“Madame Butterfly” as a manga opera in the Opernloft Hamburg | NDR.de – Culture – Music

As of: 08/09/2021 12:44 p.m.

The small Hamburg off-stage Opernloft in the old ferry terminal on the edge of the harbor has turned Puccini’s classic “Madame Butterfly” into a colorful present-day story – albeit with a rather daring staging trick.

by Daniel Kaiser

The costumes are brightly colored: blue hair, red boots, yellow XXL bow ties! Characters sing like from a Japanese cartoon. Instead of geisha and US officer as in the original, four young people meet for cosplay, a role-playing game with disguise, and act as typical characters from the anime world. For the equipment, Silvio Motta dug deep into the manga box. There are many eye-catchers. Splendid!

Instead of a large orchestra, there is only a trio playing in the small opera loft: the arrangement by musical director Amy Brinkmann-Davis for piano, double bass (Andreas Krumwiede) and flute (Arevik Khachatryan) is wonderfully successful and also captures the rich colors and the melting of the Music one. You can also cook the magic of Puccini hot on a low flame.

“Butterfly”: Great quartet of singers on the Opernloft stage

Ljuban Živanović, Aline Lettow and Rebecca Aline Frese from the ensemble of the production “Butterfly” at the Opernloft

The young quartet of singers operates at a high level: Aline Lettow as Butterfly has the rousing drama in her voice. Ljuban Živanović sings as Pinkerton, as if he should still be heard down the Elbe in Blankenese. With this power he could easily have kept up with the Typhon of the Queen Mary II. He climbs the dramatic heights effortlessly. He is a pink tone who can hardly walk with toxic masculinity and vocal power.

The mezzo-soprano Rebecca Aline Frese has a wonderful dark timbre that gives the opera evening a very special sound. And Lukas Anton rounds off the successful overall sound with his full baritone as Sharpless. So far so good.

Re-imagined story

Four opera singers in colorful clothes with glowing hula hoops on the stage.  © Inken Rahardt / Opernloft Photo: Inken Rahardt

The singer ensemble in the opera loft: Lukas Anton, Aline Lettow, Ljuban Živanović and Rebecca Aline Frese

For her staging, however, Nina Kupczyk threw the original plot almost completely overboard. The Italian text can be heard on the stage. But the surtitling is about something completely different in everyday prose: about the conflicts of the young people on stage and also about mothers who regret their motherhood.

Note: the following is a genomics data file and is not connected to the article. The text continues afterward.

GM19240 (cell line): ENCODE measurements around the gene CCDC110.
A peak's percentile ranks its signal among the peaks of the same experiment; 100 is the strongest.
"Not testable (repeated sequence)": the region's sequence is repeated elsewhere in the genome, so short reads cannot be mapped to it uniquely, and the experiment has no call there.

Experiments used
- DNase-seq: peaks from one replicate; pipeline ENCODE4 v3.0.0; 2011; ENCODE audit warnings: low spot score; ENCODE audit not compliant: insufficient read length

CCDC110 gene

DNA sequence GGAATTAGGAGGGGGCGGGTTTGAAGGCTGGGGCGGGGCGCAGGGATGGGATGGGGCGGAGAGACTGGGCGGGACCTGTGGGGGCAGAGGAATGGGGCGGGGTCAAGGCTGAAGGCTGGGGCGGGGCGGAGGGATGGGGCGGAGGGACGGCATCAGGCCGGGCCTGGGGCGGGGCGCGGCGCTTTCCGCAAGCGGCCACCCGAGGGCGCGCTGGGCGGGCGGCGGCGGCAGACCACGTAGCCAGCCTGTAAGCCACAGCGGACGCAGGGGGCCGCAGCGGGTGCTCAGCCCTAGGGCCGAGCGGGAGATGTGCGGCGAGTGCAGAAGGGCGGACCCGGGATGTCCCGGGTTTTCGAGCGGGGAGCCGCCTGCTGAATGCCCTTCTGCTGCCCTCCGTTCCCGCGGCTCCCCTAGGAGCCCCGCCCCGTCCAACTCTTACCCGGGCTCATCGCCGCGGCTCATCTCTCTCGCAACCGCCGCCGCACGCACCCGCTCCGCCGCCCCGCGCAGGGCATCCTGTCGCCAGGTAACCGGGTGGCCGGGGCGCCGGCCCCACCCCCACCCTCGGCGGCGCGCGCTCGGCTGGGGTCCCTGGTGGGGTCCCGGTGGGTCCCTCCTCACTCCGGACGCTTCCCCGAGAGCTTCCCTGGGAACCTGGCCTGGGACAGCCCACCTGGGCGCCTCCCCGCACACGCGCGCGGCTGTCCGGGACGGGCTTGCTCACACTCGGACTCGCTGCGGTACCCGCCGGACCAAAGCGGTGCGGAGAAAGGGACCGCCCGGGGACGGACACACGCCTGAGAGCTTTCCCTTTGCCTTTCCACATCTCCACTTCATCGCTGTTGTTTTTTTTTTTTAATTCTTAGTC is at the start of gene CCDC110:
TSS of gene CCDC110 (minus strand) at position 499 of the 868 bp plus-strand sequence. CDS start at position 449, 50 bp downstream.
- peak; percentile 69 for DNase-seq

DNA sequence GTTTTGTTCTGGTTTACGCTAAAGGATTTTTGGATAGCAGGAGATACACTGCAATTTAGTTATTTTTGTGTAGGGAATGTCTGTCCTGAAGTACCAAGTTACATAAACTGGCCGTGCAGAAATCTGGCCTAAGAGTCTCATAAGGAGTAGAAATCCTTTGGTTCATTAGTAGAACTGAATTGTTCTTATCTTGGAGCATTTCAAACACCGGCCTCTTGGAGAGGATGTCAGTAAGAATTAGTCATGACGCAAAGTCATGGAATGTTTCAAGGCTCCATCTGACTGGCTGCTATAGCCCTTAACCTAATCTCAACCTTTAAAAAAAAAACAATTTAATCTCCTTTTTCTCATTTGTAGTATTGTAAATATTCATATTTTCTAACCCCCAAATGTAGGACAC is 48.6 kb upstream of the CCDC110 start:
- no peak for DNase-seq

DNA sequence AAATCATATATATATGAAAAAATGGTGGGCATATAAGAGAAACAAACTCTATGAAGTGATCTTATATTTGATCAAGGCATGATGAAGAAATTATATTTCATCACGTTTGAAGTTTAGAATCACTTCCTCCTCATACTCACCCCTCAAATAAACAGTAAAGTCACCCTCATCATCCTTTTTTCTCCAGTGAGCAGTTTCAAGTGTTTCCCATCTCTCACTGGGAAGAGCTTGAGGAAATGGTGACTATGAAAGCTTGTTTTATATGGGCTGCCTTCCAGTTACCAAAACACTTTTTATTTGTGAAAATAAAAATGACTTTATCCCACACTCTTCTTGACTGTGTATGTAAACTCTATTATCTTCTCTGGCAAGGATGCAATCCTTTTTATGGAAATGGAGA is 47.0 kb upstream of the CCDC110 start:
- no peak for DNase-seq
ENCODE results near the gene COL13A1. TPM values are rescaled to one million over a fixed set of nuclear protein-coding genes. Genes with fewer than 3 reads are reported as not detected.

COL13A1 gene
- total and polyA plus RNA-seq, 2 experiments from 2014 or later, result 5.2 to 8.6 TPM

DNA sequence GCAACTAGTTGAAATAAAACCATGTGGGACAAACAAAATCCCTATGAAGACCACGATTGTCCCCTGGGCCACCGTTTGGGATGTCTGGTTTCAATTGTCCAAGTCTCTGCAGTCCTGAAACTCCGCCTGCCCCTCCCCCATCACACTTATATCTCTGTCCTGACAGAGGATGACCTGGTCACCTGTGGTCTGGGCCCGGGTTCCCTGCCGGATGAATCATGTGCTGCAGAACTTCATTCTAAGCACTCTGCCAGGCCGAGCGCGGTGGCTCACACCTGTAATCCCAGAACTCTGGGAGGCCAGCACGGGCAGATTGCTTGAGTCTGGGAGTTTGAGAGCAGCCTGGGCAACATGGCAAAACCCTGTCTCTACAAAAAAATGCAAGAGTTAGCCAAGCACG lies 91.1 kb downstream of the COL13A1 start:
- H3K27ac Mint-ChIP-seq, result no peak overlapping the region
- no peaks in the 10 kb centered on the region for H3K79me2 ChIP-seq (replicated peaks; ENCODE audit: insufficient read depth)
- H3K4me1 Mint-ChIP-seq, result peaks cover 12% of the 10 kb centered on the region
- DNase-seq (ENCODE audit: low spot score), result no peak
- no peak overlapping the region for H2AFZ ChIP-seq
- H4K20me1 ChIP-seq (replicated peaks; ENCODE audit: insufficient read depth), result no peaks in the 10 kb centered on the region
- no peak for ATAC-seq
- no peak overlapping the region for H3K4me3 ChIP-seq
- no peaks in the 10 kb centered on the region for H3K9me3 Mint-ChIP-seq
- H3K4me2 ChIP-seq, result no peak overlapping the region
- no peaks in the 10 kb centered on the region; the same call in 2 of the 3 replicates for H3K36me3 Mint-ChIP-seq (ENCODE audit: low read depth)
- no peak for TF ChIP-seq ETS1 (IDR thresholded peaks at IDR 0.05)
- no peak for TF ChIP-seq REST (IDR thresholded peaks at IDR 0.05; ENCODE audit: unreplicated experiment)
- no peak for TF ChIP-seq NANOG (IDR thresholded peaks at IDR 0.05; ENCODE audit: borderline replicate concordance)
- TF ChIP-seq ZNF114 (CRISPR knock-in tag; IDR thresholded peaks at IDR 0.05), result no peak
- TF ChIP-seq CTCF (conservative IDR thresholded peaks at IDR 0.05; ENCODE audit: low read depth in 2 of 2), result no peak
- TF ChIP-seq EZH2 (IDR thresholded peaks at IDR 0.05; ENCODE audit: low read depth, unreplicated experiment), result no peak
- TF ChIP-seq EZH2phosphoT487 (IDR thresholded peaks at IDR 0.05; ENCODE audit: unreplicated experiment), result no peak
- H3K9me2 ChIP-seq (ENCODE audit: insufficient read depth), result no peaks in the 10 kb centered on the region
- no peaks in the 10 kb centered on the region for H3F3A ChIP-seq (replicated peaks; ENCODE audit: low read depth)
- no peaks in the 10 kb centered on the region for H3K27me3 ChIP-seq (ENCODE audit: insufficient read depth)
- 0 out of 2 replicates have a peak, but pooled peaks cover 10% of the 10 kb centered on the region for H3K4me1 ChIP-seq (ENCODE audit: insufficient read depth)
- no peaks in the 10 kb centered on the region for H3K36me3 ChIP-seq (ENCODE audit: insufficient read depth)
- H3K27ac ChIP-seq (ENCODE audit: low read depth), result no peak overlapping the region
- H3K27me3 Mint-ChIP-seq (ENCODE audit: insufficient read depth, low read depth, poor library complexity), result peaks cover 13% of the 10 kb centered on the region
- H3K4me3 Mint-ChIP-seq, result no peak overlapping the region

The music becomes a purely emotional resonance space for the newly conceived story. Anyone who listens to the Italian text is a little lost. Just let the libretto be the libretto and tell your own story with Japanese motifs is somewhat daring.

Juggling with Japanese clichés

One can certainly accuse Puccini of having created a very stereotypical image of Japan from a geographical distance and with musical means of the European late romanticism, but the opera loft version of the “Butterfly” actually juggles mainly with Japanese clichés: On the On the screen you can see Godzilla destroying a city or atom bombs exploding again and again, while anime characters act on the stage.

The action on stage is particularly strong, however, when the original story and the new version coincide, for example in the famous love duet at the end of the first act (“Vieni! Vieni!”), In which there is sex with anime gestures on the stage.

Making opera classics accessible

Part of the philosophy of the Opernloft, whose new home is almost directly on the Elbe in a picture postcard, is to modernize and streamline the XXL classics of music history in order to make opera accessible to a wider audience. In this case, musically, it worked perfectly.

additional Information

Opera loft in the old ferry terminal © Silke Heyer

The Opernloft combines rousing opera productions and a stylish harbor atmosphere into a total work of art with goose bumps.

additional Information

A grandstand with a large number of spectators.  © NDR Photo: Thorsten Philipps

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The Italian opera singer Enrico Caruso in a black and white photo with historical costumes.  © Courtesy Everett Collectionx

He came from a humble background in Naples and sang his way up to the New York Met in the 1920s

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NDR 90.3 | Culture journal | 08/09/2021 | 7:00 p.m.

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